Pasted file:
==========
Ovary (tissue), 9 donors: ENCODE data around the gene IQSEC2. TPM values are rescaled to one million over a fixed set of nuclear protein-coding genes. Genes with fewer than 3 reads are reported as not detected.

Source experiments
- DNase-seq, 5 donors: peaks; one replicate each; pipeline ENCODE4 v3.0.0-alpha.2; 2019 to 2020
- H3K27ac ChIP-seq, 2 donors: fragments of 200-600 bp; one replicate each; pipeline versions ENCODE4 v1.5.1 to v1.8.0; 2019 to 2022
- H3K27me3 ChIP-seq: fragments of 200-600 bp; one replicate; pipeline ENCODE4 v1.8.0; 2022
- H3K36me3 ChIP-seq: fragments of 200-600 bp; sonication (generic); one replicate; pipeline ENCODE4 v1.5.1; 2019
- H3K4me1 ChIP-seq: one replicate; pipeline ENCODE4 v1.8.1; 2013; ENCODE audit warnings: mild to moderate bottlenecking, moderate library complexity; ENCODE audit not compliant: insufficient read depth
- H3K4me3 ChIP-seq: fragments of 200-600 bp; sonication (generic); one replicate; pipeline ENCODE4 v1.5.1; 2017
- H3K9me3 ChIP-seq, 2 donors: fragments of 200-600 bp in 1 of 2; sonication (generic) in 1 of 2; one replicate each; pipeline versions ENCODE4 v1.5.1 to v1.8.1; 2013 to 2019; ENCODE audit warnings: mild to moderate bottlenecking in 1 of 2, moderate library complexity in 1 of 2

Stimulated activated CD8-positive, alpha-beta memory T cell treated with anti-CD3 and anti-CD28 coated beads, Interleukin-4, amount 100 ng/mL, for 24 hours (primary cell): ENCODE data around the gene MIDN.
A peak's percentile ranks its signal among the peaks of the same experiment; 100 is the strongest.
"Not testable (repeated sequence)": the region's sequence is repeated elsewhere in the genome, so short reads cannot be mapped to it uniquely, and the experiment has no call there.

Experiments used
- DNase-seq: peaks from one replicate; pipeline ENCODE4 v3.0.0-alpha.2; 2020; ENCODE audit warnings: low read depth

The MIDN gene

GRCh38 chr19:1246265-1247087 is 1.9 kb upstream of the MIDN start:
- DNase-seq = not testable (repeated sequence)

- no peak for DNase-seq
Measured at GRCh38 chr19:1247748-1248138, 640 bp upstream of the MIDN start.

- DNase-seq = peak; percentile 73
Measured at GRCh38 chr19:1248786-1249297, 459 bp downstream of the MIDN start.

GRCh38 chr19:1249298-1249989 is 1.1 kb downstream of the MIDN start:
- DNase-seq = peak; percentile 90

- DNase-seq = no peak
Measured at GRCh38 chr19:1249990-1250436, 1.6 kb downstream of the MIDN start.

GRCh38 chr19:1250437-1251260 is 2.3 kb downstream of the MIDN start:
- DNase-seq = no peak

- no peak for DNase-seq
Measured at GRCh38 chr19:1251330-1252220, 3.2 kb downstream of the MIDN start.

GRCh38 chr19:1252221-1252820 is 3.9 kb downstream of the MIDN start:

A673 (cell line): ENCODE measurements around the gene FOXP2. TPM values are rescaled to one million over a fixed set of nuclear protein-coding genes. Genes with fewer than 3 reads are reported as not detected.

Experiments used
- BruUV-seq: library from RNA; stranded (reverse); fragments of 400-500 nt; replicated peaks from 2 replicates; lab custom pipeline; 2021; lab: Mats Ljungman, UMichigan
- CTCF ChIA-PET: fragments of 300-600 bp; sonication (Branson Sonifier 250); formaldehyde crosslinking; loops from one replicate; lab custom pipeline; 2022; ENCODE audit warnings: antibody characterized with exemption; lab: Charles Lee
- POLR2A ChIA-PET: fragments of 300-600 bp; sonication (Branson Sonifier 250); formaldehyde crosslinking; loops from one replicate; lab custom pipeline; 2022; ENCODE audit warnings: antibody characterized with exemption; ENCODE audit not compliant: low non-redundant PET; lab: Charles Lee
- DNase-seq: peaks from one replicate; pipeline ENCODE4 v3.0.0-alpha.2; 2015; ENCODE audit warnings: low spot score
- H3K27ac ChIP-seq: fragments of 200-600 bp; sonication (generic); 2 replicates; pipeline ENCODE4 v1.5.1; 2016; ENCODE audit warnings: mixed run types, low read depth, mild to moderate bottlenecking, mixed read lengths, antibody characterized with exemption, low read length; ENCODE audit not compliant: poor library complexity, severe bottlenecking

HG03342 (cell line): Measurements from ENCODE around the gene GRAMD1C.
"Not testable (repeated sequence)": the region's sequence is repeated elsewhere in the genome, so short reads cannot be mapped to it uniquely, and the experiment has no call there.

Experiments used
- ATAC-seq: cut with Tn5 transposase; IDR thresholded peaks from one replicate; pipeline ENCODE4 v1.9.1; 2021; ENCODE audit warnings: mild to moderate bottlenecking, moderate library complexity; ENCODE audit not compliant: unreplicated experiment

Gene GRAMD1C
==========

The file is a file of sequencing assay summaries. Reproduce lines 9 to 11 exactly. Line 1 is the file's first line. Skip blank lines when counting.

- H3K9me3 ChIP-seq, 2 donors: fragments of 200-600 bp in 1 of 2; sonication (generic) in 1 of 2; one replicate each; pipeline versions ENCODE4 v1.5.1 to v1.8.1; 2013 to 2019; ENCODE audit warnings: mild to moderate bottlenecking in 1 of 2, moderate library complexity in 1 of 2

Stimulated activated CD8-positive, alpha-beta memory T cell treated with anti-CD3 and anti-CD28 coated beads, Interleukin-4, amount 100 ng/mL, for 24 hours (primary cell): ENCODE data around the gene MIDN.
A peak's percentile ranks its signal among the peaks of the same experiment; 100 is the strongest.